Table of Contents
Aspects Algorithmiques de la Théorie des Beaux préordres / Algorithmic Aspects of WQO Theory (24h, 3 ECTS)Où, quand ? / Where, when?: In 2023, the course takes place on Mondays from 16h15 to 19h15, starting on September 18th, building Sophie Germain room 1002. Poly / Lecture notes: can be found at this link Algorithmic Aspects of WQO Theory. Prérequis / Prequisites: Elementary notions from logic (ordinals, ..), from complexity, and from recursion theory. Intervenants / Lecturers: Jean GoubaultLarrecq jgl@lmf.cnrs.fr (LMF, ENS ParisSaclay, Université ParisSaclay) Ph. Schnoebelen, phs@lmf.cnrs.fr (LMF, ENS ParisSaclay, Université ParisSaclay & CNRS) Responsable / In charge: Jean GoubaultLarrecq Final Exam / 20 Nov. 2023, 16h3018h30: Here are the exam questions and some solutions.
Motivations & AbstractWellquasiorderings, or WQOs, play a fundamental role in important results in several areas of computer science : formal language theory, rewriting, program verification, algorithmic graph theory, automated deduction, etc. and they are still intensively used nowadays (see e.g. Separability via PiecewiseTestable Languages by GoubaultLarrecq & Schmitz, or OrdinalRecursive Complexity by Schmitz & Schnoebelen). The objective of this course is to teach the basic notions of WQO Theory, motivated and illustrated by algorithmic applications in various areas. Outline of the course1. 18 Sep. 2023 (J. GoubaultLarrecq): Introduction. Definition, a few characterizations of wqos. A library of well quasiordered data types: announcement, and proofs for the simplest cases. All the other cases will be seen in further lectures. Our first wqo: Dickson's Lemma. Application to coverability of WSTS, and of Petri nets in particular. The slides (with animations), and the short slides (without animations). Exercises for next time: 1.1, 1.2, 1.3, 1.22, 1.13, 1.14. 2. 25 Sep. 2023: Petri nets continued. Dickson's original application. Our second operation on wqos: Higman's Lemma. Applications: lossy channel systems. The slides (with animations), and the short slides (without animations). Exercises for next time: 1.6, 1.9, 1.29. 3. 02 Oct. 2023: Multisets, finite sets, Rado's counterexample. Van der Meyden's algorithm for satisfiability of disjunctive queries on indefinite databases. A quick word on parameterized complexity. Kruskal's theorem. Application to the termination of rewriting systems. The slides (with animations), and the short slides (without animations). Exercises for next time: 1.15, 1.5, 1.7, 1.8, 1.10, 1.11, 1.12. (Do not attempt to do the final subquestion of 1.8. Otherwise, look at the 2018 homework assignment and midterm exam, section 2, for inspiration.) 4. 09 Oct. 2023: Beyond trees: graph minors, and the Robertson and Seymour theorem (no proof). Applications to algorithmic graph theory. Beyond wqos: bqos, Noetherian spaces. Ideals and irreducible (downwards)closed subsets. The slides (with animations), and the short slides (without animations). There will be a homework assignment at this point.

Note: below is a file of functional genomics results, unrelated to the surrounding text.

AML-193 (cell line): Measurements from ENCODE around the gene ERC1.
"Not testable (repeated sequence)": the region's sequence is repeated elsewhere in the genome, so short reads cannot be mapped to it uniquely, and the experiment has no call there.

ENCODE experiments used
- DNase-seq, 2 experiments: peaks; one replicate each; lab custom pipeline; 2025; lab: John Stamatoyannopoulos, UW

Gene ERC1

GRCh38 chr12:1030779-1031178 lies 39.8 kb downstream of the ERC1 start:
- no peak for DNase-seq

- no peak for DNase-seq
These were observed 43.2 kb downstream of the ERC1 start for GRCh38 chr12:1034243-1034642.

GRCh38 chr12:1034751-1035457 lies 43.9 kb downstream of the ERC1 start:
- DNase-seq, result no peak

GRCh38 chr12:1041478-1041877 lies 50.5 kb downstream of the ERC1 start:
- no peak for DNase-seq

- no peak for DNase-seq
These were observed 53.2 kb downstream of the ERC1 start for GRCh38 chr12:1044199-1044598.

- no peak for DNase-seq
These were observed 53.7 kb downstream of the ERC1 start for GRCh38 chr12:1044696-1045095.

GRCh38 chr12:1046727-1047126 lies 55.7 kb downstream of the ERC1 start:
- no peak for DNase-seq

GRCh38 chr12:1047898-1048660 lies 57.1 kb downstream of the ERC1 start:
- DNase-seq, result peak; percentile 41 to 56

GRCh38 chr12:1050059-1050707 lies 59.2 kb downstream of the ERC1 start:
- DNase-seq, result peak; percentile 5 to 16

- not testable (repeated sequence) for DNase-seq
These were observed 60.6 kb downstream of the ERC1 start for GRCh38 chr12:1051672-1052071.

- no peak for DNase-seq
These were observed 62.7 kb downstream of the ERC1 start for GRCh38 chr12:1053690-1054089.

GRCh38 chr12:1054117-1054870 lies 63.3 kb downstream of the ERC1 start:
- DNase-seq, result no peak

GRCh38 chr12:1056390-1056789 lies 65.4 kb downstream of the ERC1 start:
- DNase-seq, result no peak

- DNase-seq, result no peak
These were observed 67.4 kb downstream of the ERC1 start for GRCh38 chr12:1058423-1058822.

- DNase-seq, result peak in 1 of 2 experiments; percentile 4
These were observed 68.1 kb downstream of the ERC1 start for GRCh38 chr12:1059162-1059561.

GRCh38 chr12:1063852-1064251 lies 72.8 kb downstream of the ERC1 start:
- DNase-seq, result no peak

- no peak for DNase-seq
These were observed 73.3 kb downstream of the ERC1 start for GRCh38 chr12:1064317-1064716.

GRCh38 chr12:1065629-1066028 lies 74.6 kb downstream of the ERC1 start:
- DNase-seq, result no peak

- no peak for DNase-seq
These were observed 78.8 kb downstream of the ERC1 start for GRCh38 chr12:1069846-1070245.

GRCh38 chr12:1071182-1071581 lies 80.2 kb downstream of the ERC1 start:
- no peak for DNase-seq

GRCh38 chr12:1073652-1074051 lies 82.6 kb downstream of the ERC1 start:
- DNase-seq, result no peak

5. 16 Oct. 2023 (Ph. Schnoebelen): Lossy counter machines and decidability (Sections 1.9 and 3.1). See also this paper. NB: Students not familiar with Presburger arithmetic will learn a lot by reading this recent survival guide. 6. 23 Oct. 2023 : Verification of Lossy counter machines is hard! Existence of Büchi runs and boundedness are undecidable for LCMs (see this paper). Reachability and coverability are decidable for LCMs but these problems are Ackermannhard (Sections 3.2—3.4). People interested in playing with Ackermann's function can try to solve Project Euler's pb 282. If you don't know how to even start to solve this puzzle, you can get ideas by solving pb 188 (a simpler version) or you can ask me for tips in class and I'll be happy to help.
7. 06 Nov. 2023 : Complexity Upper Bounds for WSTS (Section 2): Normed wqos and controlled bad sequences. The Length Function Theorem for polynomials nwqos. NB: The FastGrowing Complexity Hierarchy is described in this recent article. 8. 13 Nov. 2023 : Exercise 2.16: let us compute L_{g,ℕ2}(2) assuming g(n)=n+1: this uses two heuristics that limit the search space. Idealbased representation of down sets (Section 4.1, Examples and motivations can be found in section 2 of this paper). 9. 20 Nov. 2023: Final written 2hour exam. No documents allowed. Here are the exam questions for this year as well as some solutions.
EvaluationThe evaluation is in two parts : a homework assignment serving as midterm exam, and a final written exam. Here is this year's (2023) homework assignment, to be turned in by email to Jean GoubaultLarrecq at or before Tuesday, October 24th, 2023. Here are a past homework assignment and a past final exam.
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